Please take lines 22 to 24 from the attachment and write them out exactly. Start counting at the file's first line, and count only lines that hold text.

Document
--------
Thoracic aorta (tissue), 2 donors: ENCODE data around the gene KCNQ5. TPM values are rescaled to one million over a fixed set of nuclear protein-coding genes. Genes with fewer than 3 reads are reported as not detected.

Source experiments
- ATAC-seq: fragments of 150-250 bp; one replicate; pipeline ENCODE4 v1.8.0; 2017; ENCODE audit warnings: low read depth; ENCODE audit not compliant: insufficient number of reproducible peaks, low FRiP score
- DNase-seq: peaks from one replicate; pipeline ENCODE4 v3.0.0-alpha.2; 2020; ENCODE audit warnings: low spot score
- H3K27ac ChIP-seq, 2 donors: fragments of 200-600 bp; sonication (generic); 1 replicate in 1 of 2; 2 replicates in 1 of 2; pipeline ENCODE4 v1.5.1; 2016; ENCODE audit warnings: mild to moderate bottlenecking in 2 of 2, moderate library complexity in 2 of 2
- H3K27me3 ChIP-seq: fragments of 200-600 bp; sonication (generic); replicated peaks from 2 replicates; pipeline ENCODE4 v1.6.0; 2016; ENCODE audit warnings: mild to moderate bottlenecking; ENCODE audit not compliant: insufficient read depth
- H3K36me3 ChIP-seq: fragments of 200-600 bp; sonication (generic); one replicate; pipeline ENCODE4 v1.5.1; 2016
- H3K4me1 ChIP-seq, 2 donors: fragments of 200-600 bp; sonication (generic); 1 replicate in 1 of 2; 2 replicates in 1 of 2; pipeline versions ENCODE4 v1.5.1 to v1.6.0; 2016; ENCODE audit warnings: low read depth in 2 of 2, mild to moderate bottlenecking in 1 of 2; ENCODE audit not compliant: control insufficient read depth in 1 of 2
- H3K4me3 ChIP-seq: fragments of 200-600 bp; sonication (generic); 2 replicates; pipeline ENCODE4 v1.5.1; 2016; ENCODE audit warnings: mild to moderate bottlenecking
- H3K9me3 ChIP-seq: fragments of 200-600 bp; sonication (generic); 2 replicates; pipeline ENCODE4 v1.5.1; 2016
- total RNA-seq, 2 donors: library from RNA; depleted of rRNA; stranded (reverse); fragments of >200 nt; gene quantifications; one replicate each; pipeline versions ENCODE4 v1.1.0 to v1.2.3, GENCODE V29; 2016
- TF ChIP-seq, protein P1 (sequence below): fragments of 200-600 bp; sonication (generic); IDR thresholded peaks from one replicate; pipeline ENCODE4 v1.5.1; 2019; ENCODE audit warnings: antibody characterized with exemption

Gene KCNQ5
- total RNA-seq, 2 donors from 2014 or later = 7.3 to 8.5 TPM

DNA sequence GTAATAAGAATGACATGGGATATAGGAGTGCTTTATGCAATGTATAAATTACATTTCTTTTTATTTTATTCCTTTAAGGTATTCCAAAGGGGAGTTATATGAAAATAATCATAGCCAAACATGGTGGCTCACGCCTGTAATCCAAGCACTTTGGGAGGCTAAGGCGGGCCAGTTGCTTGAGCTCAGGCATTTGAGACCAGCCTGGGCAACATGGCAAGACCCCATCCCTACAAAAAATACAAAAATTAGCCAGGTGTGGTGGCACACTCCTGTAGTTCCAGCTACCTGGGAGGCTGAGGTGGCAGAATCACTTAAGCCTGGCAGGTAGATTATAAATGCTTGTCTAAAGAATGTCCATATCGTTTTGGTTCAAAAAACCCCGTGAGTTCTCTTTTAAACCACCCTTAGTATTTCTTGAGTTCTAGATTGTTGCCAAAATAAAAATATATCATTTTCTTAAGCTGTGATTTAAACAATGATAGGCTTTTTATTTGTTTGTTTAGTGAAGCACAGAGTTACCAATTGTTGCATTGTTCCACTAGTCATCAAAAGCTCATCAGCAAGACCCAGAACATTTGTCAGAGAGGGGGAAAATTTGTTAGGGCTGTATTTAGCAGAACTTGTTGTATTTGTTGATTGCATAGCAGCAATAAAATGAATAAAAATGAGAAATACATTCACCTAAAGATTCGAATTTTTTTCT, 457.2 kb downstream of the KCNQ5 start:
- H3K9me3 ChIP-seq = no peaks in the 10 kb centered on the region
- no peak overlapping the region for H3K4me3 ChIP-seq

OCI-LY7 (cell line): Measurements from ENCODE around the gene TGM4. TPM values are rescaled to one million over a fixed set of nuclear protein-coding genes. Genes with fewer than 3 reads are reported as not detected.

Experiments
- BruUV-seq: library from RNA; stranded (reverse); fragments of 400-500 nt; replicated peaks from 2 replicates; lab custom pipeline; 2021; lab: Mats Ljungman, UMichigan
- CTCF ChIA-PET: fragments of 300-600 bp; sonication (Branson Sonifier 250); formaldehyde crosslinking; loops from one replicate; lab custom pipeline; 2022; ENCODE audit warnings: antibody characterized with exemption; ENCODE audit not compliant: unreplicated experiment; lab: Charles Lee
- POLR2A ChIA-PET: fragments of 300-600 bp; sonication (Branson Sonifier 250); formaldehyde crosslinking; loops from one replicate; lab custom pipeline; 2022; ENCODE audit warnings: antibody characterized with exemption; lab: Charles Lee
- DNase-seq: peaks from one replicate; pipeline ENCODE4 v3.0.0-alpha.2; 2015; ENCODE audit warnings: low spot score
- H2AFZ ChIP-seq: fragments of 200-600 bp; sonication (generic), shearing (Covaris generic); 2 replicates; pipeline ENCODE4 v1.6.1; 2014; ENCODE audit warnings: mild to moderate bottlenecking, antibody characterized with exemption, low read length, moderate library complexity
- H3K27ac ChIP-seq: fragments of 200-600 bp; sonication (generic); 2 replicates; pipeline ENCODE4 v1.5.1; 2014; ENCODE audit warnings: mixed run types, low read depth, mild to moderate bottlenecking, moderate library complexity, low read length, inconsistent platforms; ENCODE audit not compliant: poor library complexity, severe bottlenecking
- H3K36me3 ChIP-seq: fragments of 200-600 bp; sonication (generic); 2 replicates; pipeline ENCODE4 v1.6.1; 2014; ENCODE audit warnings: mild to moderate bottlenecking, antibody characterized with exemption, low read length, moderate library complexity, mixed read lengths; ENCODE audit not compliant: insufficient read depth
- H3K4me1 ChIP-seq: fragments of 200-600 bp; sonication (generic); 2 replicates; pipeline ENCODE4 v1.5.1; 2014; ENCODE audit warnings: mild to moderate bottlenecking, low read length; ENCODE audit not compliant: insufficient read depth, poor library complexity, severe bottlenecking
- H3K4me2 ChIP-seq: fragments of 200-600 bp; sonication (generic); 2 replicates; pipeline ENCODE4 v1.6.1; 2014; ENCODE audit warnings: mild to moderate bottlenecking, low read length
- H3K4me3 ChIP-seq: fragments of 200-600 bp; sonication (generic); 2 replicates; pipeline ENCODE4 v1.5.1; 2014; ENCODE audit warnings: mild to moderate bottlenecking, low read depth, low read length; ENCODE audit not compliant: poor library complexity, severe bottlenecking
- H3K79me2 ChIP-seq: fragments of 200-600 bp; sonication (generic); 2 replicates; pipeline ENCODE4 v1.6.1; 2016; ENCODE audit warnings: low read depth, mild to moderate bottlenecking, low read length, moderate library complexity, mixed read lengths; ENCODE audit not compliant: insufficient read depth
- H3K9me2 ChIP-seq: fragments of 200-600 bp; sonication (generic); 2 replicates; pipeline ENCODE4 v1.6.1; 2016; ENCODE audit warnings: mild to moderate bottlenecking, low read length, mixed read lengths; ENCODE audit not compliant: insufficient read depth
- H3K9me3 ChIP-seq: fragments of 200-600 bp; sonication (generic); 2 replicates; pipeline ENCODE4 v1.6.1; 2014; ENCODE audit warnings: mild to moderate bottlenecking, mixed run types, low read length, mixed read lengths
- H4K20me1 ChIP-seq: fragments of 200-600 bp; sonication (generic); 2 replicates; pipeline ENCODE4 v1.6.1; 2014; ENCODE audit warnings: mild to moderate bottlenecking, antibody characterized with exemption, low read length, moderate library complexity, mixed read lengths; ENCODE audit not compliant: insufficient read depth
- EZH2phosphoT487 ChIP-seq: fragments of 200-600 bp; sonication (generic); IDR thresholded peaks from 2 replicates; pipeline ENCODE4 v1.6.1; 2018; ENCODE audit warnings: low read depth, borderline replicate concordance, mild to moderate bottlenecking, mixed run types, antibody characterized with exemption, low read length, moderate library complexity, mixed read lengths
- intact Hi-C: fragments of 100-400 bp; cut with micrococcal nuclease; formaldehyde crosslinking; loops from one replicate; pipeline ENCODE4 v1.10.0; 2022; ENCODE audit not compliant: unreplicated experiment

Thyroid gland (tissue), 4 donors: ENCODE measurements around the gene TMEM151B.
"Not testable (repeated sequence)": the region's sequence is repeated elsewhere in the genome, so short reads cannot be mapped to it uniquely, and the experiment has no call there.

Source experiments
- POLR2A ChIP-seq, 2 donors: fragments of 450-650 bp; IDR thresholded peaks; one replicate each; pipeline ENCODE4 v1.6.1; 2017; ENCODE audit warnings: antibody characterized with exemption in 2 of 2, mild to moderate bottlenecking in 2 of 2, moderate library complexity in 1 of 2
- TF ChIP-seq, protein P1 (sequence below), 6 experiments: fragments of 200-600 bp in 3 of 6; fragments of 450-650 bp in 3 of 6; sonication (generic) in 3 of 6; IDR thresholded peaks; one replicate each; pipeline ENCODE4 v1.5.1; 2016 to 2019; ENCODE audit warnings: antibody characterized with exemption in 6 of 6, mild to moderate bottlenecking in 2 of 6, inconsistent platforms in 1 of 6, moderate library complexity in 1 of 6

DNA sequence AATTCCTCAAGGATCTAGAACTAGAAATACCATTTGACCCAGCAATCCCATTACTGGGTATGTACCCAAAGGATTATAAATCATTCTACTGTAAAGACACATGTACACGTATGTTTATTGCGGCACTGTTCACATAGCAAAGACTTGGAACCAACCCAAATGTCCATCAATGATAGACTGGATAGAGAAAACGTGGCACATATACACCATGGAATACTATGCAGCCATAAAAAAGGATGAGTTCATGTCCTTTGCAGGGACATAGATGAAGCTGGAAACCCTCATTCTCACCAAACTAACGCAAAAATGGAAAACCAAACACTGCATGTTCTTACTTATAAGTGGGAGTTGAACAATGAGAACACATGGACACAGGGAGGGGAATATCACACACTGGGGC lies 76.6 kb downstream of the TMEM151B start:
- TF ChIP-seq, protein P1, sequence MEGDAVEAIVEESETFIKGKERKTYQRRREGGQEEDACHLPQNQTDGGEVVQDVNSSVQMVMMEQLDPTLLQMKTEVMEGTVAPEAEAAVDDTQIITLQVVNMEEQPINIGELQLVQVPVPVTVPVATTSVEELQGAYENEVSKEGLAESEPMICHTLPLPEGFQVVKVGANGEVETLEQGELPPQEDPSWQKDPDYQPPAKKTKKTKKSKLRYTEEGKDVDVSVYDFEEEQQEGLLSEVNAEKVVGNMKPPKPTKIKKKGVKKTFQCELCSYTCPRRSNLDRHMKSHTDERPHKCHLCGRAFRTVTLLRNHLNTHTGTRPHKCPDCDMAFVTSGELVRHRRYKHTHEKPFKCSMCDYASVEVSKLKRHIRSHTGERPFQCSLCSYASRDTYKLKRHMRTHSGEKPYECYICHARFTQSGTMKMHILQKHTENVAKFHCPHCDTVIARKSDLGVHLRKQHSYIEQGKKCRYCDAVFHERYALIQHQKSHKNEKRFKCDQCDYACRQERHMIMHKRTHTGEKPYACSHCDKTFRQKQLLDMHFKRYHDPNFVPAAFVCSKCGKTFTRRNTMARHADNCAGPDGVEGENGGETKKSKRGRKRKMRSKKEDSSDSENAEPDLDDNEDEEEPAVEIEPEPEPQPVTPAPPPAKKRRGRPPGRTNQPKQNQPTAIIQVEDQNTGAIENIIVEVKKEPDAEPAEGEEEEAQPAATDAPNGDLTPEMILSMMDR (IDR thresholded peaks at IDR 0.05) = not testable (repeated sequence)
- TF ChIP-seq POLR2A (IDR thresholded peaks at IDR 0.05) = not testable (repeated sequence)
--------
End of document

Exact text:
- POLR2A ChIA-PET: fragments of 300-600 bp; sonication (Branson Sonifier 250); formaldehyde crosslinking; loops from one replicate; lab custom pipeline; 2022; ENCODE audit warnings: antibody characterized with exemption; lab: Charles Lee
- DNase-seq: peaks from one replicate; pipeline ENCODE4 v3.0.0-alpha.2; 2015; ENCODE audit warnings: low spot score
- H2AFZ ChIP-seq: fragments of 200-600 bp; sonication (generic), shearing (Covaris generic); 2 replicates; pipeline ENCODE4 v1.6.1; 2014; ENCODE audit warnings: mild to moderate bottlenecking, antibody characterized with exemption, low read length, moderate library complexity